FRANKFURT (Reuters) – Deutsche Bank (DE:) plans to cut 18,000 jobs in a sweeping, 7.4 billion euro overhaul designed to turn around Germany’s struggling flagship lender
The bank will also scrap its global equities business and scale back its investment bank. It expects a 2.8 billion euro ($3.1 billion) net loss in the second quarter as a result of restructuring charges.
Deutsche said that it would also cut its fixed income operations, especially its rates business. It will also create a new unit to wind-down unwanted assets, with a value of 74 billion euros of risk-weighted assets.
Chief Executive Officer Christian Sewing flagged an extensive restructuring in May when he promised shareholders “tough cutbacks” to the investment bank. The pledge came after Deutsche failed to agree a merger with rival Commerzbank (DE:).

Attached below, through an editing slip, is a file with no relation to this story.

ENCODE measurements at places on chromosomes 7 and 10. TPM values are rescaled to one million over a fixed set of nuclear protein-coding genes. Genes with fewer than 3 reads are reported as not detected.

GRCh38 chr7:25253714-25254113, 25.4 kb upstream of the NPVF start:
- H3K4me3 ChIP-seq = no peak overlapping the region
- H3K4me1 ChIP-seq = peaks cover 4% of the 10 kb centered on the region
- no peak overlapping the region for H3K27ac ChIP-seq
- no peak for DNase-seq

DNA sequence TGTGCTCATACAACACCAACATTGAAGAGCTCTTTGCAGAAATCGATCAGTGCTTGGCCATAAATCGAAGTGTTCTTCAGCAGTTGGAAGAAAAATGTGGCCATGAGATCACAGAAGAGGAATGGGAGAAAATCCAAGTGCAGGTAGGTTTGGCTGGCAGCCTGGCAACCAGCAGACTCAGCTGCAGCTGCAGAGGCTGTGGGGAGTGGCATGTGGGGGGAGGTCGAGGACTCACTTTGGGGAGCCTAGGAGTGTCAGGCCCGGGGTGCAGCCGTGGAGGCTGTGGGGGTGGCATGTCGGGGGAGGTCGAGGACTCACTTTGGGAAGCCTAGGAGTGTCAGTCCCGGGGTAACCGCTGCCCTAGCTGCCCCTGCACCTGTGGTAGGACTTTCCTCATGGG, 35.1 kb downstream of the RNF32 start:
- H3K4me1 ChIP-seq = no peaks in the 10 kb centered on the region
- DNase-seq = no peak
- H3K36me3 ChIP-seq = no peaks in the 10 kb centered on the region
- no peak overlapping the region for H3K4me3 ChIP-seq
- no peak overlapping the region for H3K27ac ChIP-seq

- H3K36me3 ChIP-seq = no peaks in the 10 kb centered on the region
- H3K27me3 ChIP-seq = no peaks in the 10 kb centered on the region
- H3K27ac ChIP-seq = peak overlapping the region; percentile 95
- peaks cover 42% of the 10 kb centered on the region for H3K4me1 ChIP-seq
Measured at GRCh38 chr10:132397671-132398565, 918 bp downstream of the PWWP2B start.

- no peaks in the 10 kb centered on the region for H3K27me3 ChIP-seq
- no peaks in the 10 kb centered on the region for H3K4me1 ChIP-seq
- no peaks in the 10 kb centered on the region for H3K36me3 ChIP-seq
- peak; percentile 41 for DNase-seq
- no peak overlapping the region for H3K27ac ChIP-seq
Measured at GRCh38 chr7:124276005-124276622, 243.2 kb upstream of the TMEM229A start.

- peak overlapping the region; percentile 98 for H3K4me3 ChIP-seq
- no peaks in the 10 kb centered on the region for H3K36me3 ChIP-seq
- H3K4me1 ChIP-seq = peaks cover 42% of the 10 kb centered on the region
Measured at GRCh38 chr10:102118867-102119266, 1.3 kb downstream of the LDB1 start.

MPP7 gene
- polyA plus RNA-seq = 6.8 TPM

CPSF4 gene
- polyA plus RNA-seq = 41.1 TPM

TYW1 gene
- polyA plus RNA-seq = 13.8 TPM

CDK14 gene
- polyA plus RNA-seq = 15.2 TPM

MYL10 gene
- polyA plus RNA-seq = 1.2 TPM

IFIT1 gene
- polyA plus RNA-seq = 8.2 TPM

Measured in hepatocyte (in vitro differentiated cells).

Media reports had suggested that Deutsche Bank could cut as many as 20,000 jobs — more than one in five of its 91,500 employees.
In the event, the bank said it would reduce headcount to 74,000 employees by 2022.
The bank’s supervisory board met on Sunday to agree the proposed changes, one of the biggest shake-ups in the industry since the financial crisis.
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